The IT Law Wiki


The best evidence rule generally requires a party seeking to prove the contents of a writing, recording, or photograph to introduce the original writing, recording, or photograph unless an exception applies.[1]

Computer printouts[]

Even though a printout of a computer-stored record might technically not be viewed as an original (especially because the “original” data are simply a string of 1s and 0s), the best evidence rule does not present a problem if the printout accurately reflects the data. In recognition of the demands of practicality and common usage, the Federal Rules of Evidence provide that “[i]f the data are stored in a computer or similar device, any printout or other output readable by sight, shown to reflect the data accurately, is an ‘original’”[2] This principle applies even if the duplicate originals have an inconsistent appearance (e.g., different fonts or margins).


Under Fed.R.Evid. 1006, if the contents of voluminous writings, recordings, or photographs cannot be conveniently examined in court, a party may present them in the form of a chart, summary, or calculation — subject to limitations such as making the originals or duplicates available to the other party for inspection or copying. A printout of a computer record is not automatically regarded as a summary of that record.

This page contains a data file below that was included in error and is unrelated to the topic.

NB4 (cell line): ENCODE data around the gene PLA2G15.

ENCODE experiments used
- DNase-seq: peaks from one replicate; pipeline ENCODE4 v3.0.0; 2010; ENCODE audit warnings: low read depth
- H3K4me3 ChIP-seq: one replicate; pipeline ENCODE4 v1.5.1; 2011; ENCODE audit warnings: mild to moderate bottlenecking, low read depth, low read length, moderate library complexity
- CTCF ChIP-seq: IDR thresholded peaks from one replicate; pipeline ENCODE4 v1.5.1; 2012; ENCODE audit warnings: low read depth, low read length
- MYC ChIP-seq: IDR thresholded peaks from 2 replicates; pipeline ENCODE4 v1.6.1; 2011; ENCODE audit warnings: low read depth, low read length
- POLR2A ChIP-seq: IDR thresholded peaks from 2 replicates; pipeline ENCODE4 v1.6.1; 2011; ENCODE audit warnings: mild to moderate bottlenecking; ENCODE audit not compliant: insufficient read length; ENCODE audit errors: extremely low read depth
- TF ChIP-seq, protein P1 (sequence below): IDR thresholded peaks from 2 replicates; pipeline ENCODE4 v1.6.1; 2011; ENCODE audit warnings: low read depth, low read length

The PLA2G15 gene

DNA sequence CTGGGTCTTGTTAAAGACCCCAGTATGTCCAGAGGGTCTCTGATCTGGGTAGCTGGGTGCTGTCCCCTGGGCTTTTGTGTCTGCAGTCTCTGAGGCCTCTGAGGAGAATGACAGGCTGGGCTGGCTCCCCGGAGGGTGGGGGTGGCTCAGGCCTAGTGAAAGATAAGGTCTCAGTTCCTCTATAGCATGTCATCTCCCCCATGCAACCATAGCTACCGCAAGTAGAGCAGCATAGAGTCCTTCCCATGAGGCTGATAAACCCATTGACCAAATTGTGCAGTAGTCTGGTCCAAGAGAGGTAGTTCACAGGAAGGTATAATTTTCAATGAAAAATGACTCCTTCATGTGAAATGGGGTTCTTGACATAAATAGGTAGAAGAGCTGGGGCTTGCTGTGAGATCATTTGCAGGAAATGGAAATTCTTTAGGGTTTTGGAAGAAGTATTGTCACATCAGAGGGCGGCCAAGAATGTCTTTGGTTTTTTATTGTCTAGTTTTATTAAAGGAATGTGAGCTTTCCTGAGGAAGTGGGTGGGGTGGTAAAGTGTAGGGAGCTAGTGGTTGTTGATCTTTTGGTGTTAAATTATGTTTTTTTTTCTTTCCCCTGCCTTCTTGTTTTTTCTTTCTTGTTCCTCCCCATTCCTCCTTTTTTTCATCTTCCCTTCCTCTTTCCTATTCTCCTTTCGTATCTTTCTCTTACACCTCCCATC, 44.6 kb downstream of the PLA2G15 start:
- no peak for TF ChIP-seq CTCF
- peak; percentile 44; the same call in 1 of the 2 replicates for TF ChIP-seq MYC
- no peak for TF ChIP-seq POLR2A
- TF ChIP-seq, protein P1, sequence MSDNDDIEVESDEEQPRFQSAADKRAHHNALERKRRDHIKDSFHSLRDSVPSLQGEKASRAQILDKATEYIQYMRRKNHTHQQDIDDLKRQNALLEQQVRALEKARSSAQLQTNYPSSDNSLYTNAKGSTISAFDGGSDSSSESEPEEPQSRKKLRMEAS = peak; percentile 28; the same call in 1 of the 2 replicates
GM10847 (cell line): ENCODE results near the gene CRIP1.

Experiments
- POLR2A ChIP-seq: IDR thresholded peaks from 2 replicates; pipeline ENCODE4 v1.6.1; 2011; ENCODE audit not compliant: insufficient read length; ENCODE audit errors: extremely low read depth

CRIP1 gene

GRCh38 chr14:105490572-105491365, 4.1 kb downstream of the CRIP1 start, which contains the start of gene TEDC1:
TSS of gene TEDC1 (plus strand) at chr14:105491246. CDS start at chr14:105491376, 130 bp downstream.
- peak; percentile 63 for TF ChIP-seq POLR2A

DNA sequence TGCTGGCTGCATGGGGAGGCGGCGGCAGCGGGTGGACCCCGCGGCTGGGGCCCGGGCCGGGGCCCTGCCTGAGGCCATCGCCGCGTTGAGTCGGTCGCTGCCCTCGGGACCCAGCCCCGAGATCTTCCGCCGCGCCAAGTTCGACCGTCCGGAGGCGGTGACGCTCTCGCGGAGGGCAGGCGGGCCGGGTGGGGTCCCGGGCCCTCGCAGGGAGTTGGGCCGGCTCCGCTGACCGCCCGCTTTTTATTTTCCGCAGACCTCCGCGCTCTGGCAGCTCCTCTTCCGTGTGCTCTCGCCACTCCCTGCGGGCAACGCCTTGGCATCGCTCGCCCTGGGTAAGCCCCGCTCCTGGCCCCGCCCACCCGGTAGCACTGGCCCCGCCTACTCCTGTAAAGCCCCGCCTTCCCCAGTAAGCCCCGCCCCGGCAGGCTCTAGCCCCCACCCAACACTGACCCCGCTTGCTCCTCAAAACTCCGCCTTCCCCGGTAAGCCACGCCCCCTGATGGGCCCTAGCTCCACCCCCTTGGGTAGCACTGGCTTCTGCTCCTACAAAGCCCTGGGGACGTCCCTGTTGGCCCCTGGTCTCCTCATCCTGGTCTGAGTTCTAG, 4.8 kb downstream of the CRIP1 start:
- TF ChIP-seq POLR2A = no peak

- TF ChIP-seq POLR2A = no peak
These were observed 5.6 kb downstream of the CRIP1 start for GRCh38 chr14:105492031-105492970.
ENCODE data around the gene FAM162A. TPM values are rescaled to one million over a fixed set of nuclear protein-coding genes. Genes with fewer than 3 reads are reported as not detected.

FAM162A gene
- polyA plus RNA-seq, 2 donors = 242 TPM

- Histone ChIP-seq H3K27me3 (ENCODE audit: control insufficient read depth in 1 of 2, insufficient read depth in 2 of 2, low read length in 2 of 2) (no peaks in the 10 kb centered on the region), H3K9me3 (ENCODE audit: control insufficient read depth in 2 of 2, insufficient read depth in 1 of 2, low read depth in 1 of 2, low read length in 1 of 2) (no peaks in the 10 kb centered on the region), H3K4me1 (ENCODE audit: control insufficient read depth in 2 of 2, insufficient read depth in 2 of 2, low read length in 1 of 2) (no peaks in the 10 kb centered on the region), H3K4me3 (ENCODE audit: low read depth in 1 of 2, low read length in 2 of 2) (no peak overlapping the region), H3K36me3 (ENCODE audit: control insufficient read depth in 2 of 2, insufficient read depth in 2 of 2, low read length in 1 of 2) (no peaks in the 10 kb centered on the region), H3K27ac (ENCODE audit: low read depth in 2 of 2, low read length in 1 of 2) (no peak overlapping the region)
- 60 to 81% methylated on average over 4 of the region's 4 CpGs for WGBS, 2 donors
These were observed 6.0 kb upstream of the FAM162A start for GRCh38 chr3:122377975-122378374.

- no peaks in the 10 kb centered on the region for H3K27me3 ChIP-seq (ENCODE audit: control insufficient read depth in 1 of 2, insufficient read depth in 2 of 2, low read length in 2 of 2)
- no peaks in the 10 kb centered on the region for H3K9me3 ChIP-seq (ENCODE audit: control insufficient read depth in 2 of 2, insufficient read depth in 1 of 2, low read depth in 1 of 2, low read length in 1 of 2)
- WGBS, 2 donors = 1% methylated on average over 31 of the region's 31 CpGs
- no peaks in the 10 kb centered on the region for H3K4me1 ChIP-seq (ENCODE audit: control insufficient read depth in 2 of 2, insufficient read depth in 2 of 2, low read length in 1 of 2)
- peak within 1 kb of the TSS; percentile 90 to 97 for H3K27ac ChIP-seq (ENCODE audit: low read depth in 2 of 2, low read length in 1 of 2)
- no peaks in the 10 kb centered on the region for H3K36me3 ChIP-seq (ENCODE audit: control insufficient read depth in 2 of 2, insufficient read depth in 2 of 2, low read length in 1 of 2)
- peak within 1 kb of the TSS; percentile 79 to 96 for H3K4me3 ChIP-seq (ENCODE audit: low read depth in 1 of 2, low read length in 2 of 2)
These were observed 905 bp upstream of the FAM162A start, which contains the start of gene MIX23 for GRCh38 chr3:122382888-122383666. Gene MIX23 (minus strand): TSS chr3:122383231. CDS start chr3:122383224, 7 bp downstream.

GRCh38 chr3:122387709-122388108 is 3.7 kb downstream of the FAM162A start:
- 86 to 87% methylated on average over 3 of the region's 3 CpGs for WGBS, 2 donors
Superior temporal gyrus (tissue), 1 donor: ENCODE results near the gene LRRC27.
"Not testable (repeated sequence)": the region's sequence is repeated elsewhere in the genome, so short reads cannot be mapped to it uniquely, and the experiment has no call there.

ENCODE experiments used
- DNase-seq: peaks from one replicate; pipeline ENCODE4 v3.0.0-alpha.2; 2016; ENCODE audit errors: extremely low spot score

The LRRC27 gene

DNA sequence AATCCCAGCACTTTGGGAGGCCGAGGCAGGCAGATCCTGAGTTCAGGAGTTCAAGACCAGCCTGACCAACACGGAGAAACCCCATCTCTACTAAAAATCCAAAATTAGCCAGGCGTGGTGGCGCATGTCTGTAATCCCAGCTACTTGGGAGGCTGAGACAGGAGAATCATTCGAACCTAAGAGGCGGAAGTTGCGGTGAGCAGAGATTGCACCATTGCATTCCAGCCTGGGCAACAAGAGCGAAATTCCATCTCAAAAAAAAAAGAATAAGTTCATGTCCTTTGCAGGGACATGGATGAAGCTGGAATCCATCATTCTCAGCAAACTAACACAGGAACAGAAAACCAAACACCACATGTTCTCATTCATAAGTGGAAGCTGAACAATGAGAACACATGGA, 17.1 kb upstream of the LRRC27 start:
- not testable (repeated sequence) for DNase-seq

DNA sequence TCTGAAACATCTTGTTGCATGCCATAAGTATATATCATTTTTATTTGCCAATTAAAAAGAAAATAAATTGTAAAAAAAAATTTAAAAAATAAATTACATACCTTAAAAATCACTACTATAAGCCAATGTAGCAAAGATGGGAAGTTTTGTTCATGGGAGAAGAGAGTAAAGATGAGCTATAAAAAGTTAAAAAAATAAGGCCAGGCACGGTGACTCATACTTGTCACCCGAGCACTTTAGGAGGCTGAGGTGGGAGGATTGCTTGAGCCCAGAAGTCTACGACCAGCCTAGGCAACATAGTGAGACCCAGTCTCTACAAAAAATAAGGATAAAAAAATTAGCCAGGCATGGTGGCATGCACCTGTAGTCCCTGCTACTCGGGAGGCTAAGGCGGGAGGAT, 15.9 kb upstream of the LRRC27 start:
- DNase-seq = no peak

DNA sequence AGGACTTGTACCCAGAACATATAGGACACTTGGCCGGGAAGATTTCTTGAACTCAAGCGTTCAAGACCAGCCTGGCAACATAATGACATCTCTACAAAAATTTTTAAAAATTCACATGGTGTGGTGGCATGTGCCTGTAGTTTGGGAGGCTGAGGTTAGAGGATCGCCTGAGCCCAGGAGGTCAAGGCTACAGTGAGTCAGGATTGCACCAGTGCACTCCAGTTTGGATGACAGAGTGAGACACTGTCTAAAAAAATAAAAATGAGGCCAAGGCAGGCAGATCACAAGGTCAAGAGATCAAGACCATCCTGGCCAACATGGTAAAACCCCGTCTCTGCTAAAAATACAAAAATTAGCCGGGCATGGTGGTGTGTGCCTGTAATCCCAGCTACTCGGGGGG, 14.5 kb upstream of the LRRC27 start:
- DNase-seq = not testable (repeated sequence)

Digital evidence, however, can be so voluminous that a summary of the data is required for convenience. For example, a summary of computerized invoices in a complex fraud case may be admissible if the limitations of Fed.R.Evid. 1006 are met.

State law[]

Some States have statutes that deal with the best evidence rule in more detail.[3]


  1. Fed.R.Evid. 1002.
  2. Fed.R.Evid. 1001(3).
  3. See, e.g., Cal. Evid. C. §§1521-23.